Benefits of natural pesticides

The benefit of using these products lies not only in the environmental aspect (being natural products they will not pollute the air, soil or nearby waters -aquifers or water from wells, lakes, ponds…), but there are also direct benefits for the people.

Growing an organic garden has multiple health benefits … The main one is that the products we harvest are much more natural and do not have traces of chemicals or poisons for pests. If, instead of using those traditional chemicals, we use these natural insecticides, we will be protecting not only biodiversity and the environment, but also our own health.

Below we will see several preparations that can be used as natural pesticides for plants. (Some of these organic insecticides can be prepared at home, and others are readily available online or at specialty stores.)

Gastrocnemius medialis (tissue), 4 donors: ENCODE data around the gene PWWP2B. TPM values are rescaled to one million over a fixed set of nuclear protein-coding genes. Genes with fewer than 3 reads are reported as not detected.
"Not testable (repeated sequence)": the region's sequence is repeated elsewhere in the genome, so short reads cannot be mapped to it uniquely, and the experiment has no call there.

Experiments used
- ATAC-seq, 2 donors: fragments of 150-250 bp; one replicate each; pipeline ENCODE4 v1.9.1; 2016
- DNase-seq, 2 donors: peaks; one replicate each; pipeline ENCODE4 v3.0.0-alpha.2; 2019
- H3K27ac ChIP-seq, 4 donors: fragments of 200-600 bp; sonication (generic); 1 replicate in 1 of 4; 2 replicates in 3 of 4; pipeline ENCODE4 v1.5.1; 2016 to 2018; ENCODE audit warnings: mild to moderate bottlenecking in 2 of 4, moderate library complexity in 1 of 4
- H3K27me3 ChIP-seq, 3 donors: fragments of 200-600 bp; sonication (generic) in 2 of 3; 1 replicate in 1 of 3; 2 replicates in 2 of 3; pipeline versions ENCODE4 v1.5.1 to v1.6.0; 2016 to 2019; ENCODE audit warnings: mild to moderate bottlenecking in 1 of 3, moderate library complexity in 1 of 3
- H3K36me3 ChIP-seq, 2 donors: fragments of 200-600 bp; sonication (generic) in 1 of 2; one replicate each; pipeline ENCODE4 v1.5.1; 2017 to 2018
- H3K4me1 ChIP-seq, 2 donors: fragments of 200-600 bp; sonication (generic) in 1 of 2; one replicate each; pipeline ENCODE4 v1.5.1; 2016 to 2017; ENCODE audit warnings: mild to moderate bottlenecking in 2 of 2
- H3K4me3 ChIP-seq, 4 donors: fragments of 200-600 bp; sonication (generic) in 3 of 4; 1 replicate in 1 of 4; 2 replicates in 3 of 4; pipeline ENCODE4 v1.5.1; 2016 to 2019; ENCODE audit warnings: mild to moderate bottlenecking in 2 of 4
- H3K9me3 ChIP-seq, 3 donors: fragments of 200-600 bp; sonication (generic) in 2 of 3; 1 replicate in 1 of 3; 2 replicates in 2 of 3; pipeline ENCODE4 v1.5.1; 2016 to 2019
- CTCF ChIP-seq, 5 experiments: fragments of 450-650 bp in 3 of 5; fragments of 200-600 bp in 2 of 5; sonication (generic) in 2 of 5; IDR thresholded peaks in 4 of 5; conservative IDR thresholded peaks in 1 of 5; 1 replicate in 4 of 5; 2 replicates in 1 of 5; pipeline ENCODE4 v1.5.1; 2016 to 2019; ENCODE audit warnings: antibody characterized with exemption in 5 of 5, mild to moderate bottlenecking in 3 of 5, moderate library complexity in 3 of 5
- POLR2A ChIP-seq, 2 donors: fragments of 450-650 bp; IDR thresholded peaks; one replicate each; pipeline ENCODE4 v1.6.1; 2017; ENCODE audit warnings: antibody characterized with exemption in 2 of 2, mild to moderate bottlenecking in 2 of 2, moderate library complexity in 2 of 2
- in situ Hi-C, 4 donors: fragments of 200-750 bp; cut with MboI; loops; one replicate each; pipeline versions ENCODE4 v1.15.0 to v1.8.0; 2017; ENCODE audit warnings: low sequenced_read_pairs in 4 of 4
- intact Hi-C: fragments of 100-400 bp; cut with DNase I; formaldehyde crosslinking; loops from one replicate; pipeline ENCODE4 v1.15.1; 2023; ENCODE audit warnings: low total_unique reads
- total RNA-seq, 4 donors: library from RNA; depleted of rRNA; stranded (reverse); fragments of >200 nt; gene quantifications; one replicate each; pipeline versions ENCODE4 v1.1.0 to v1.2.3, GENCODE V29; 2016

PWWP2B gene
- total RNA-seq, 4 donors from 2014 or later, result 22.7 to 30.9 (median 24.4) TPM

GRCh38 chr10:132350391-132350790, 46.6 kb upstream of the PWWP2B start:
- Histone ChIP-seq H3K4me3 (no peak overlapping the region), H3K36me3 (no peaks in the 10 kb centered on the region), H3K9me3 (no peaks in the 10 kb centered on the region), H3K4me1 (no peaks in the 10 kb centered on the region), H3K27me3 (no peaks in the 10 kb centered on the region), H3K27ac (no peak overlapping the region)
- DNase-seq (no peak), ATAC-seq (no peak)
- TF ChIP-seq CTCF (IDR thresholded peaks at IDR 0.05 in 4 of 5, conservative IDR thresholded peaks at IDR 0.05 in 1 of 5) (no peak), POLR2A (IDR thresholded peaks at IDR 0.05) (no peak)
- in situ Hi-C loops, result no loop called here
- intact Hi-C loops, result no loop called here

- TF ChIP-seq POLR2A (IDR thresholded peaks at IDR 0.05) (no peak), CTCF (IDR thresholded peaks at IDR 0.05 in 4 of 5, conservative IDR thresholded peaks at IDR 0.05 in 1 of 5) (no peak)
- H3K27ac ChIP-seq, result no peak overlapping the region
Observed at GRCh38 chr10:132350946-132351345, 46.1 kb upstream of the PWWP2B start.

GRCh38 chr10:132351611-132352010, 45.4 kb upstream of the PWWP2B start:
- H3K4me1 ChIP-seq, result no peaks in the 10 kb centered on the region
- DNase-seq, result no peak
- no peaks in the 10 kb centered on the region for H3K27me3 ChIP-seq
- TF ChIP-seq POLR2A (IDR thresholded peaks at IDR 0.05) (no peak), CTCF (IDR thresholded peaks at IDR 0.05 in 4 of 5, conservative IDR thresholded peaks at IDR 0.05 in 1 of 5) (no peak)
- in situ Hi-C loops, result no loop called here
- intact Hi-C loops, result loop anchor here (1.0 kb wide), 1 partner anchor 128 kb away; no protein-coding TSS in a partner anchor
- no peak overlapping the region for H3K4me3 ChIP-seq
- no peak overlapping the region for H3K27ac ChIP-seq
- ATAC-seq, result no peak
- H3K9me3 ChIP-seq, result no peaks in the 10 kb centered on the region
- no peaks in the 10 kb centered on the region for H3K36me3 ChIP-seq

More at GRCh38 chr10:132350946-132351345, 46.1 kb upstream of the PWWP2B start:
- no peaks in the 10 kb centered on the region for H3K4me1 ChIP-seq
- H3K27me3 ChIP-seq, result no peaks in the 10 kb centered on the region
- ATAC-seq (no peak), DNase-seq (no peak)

1. Neem tree oil and other vegetable oils

Azadirachtin is the active ingredient in «Neem Oil». This compound is extracted from the seed inside the fruit of the Neem Tree (scientific name: Azadiratcha indica).

Neem oil is widely used in organic gardens because it is a natural broad-spectrum insecticide that is effective against various pests: aphids, mites (such as red spiders or white spiders), whiteflies, nematodes, lepidoptera, cottony mealybugs, thrips

Another type of vegetable oil useful as a natural insecticide is peppermint oil. Recently one of our readers told us in one of the blog comment threads that peppermint oil is an effective repellent for mice, mice and other rodents that can become pests in the garden.